Select Committee on Environment, Transport and Regional Affairs Minutes of Evidence

Examination of Witnesses (Questions 340 - 359)



Mr Bennett

  340. Do you think there really can be competition? You have just talked about this new deep water berth at Rotterdam. How much is that going to cost?
  (Captain Bligh) I do not have those figures.

  341. How many other people can afford to put in a deep water berth like that, say in the UK or in other European countries?
  (Mr Everard) It is already happening. There are going to be new developments at Shellhaven for a deep water port for containers and there is a possible one going to happen at Southampton.

  342. So there will be at least three alternative sites which can take that size ship.
  (Mr Everard) There will be enormous developments, absolutely enormous.
  (Mr Good) If, say, in the port of Felixstowe it were open to other operators, or in Southampton, it would make things very difficult for the users of the ports because at the moment Felixstowe perhaps cannot always cope at peak times. If it were being split with another operator, it could cause quite a lot of further congestion or even confusion. Certainly in the UK the efficiency of ports has gone up immeasurably and there is competition between the ports.

  343. You would see the competition as between the different ports rather than competition within a particular port and you think that the cost of developing new deep water ports is not so prohibitive that it will make competition very difficult.
  (Mr Good) No, the major port operators, as we have heard, have plans to develop their facilities further.

  344. Earlier witnesses were a bit unhappy about the safety of boats coming in and out of harbours. Do you have any evidence that the 1987 Act has not worked well?
  (Mr Everard) I think the 1987 Act has worked extremely well. The position before was totally unsatisfactory. For instance, I run a lot of small ships and we make thousands of voyages in and out of UK ports every year. Before the 1987 Act in a lot of places my ships go to, they could go without having a pilotage exemption certificate. They just had to qualify because of their trading pattern. What the whole 1987 Act has done is tighten up all the procedures in that now the ports are responsible for making sure that ships have the right people on board, who have the local knowledge and also of course that people on board these ships know the characteristics of their ships, they know how they handle. What happened with the pilotage exemption certificates and the way they work is that the person has to demonstrate ... I accept the point you made about Milford Haven that the trippage requirement was too low, but that has been amended and it does not apply, as far as I know, in any other ports. The port authority is now responsible for deciding. Remember that each port is different. You cannot have the same rules in each port. If you are going up a narrow river or a narrow channel, it is very different for a ship just calling into a wharf which is well protected and does not have the same sort of problems. You would expect the requirements for going in and out of ports to be different in different ports because of the very nature of the navigation to go to and from. My view is that the 1987 Act has provided a very safe environment. Of course there are a lot more pilotage exemption certificates but what was not said in previous answers was that pilotage exemption certificates did not exist to the same degree as they do today.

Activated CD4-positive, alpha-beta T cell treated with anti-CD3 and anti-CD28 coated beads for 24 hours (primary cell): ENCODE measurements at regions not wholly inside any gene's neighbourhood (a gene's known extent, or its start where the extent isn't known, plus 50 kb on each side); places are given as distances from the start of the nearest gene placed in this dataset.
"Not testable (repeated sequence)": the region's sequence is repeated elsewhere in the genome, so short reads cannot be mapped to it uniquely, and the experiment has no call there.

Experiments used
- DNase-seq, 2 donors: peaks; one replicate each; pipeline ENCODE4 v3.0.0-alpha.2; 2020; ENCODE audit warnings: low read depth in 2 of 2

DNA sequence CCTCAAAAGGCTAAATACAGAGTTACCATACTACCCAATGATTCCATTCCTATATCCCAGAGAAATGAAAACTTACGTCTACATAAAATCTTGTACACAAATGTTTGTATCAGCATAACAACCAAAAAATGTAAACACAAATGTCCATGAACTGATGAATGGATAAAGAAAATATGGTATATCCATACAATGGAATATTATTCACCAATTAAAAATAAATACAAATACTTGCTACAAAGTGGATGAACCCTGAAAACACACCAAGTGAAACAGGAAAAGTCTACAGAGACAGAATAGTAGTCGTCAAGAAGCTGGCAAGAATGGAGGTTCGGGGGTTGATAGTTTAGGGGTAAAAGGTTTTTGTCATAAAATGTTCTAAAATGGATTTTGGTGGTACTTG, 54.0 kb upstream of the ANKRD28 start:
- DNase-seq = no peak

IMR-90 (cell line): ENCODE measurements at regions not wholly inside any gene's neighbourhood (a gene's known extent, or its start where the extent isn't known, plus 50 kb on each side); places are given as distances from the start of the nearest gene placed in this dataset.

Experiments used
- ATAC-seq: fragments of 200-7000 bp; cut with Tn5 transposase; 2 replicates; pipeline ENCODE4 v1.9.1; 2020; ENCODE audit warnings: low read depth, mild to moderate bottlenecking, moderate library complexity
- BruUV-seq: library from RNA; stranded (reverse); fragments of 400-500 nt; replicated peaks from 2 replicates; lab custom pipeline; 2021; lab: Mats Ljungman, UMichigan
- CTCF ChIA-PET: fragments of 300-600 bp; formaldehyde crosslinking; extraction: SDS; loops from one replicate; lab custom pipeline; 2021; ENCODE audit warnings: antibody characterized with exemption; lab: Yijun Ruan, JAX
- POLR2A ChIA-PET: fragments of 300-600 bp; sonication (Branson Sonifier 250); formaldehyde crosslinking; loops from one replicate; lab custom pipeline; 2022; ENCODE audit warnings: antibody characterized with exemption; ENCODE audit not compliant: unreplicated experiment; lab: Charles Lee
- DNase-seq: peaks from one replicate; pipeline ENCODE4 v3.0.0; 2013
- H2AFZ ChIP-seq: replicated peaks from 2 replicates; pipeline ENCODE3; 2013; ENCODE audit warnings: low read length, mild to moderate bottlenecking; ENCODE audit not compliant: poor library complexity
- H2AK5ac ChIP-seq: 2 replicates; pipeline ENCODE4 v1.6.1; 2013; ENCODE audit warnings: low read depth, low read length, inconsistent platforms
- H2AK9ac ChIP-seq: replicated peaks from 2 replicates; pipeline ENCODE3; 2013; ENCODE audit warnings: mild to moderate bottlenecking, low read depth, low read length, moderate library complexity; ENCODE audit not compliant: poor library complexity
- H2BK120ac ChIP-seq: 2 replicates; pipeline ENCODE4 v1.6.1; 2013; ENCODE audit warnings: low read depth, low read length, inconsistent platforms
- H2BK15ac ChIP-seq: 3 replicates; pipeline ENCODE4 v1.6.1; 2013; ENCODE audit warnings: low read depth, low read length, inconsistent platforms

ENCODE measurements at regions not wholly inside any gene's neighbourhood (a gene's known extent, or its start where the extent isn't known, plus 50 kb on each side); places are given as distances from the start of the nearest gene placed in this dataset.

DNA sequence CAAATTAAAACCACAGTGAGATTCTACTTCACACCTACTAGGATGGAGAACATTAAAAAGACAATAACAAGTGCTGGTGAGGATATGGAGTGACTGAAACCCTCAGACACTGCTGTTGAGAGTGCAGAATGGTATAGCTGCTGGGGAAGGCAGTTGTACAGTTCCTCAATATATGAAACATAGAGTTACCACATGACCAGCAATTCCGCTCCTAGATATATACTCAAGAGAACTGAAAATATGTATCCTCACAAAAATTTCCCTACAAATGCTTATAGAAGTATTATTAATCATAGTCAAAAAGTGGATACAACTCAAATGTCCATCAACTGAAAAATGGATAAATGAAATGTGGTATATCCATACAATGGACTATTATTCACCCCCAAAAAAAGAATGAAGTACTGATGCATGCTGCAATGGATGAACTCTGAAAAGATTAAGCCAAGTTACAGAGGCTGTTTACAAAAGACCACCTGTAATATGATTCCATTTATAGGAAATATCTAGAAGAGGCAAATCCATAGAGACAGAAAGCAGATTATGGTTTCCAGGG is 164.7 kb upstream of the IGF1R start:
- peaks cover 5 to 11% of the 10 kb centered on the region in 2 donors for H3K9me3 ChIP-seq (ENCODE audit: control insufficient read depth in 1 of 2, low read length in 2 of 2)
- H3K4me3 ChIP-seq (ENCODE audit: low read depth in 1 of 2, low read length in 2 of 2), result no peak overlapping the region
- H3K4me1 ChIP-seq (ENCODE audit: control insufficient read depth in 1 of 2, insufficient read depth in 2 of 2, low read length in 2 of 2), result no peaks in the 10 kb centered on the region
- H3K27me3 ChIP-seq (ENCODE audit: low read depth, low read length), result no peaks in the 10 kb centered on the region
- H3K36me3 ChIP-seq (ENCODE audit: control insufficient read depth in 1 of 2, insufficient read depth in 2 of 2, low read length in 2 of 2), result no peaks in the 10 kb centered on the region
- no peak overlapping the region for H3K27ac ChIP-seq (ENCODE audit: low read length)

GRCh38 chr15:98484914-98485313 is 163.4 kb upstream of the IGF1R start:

345. You do not think that they are now issued because a port is interested in its commercial opportunities and wants to attract shipping and therefore is prepared to issue this certificate perhaps a little unwisely.
  (Mr Everard) This is probably a bit of a problem. I have a bit of a problem with one port myself which is actually going the other way and that is that it is contravening the 1987 Act. The point about the 1987 Act was that where a person could demonstrate he had local knowledge and he had the added advantage which a pilot does not have—because remember ships are not like aeroplanes, they are all different, all have different handling characteristics—where that person has both those two things together, he is a safer person than the pilot who is an adviser. It is a very important service and I am not having anything said against the pilots, they do a very good job, but where you have a pilotage exemption certificate holder who can demonstrate both local knowledge and the handling of his ship, it increases safety. I should just like to make the point that if you actually look at the Sea Empress, that had a pilot on board. I am not trying to say that was necessarily the reason for the accident, but the only ship I have lost in my own company in the last 30 years was one with a pilot on board who we consider caused the incident in the first place. Just by putting a pilot on board does not make a ship safer, in fact in many cases a ship is much safer where you have the person on board who has both the previous points I have just made. The other point which was made was that it is terrible to give pilotage exemption certificates to people doing long voyages because they are too tired. A person doing very long voyages could never meet the tripping requirements or the local knowledge requirements so he is not going to get a pilotage exemption certificate in the first place. The only people getting pilotage exemption certificates are regular traders on short voyages.